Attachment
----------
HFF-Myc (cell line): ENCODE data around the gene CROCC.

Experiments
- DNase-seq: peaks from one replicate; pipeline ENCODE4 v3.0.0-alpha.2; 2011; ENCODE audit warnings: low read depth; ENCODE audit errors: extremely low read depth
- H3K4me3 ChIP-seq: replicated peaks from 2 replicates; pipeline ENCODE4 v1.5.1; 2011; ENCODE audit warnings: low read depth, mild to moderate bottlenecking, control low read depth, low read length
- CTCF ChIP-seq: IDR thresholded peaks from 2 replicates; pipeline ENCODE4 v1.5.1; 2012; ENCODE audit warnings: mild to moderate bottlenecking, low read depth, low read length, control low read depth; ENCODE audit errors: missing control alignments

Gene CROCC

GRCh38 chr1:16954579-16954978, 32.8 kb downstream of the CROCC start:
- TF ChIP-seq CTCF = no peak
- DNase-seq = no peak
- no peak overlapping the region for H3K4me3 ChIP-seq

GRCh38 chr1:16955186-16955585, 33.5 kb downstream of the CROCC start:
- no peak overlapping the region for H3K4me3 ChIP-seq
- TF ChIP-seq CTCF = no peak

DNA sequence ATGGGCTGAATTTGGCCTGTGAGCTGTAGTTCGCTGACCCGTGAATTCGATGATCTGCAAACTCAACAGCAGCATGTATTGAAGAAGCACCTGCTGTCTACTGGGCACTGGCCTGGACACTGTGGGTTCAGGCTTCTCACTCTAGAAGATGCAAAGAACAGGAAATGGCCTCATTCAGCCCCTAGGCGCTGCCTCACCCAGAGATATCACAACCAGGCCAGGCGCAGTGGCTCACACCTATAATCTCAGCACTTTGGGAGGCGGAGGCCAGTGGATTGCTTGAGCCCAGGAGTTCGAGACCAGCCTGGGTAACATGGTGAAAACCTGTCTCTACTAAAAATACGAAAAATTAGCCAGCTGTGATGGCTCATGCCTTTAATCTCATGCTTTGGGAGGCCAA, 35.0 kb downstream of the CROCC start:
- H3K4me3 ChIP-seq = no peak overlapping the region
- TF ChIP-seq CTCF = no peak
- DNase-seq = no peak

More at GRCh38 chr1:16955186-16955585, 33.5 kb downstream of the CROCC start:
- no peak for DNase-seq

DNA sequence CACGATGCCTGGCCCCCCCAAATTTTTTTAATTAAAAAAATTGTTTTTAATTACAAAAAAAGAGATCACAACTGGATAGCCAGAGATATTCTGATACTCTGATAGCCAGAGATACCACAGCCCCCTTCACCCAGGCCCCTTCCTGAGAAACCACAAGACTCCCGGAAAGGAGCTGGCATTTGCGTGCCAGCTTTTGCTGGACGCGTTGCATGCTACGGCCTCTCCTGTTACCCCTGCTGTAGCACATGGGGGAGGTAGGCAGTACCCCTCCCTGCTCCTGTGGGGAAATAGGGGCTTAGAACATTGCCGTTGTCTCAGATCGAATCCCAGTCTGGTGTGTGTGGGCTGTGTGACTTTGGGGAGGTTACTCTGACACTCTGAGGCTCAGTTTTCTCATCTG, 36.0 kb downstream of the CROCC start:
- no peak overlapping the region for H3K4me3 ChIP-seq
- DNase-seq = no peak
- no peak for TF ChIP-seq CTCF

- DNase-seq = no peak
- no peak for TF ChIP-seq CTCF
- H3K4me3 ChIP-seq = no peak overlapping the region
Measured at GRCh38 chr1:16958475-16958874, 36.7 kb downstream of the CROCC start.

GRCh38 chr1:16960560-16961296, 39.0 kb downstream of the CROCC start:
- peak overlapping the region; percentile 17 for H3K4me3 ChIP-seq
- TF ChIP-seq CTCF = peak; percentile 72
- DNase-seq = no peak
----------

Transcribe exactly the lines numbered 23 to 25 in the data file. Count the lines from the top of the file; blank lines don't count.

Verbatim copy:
- no peak for TF ChIP-seq CTCF

- DNase-seq = no peak
- no peak for TF ChIP-seq CTCF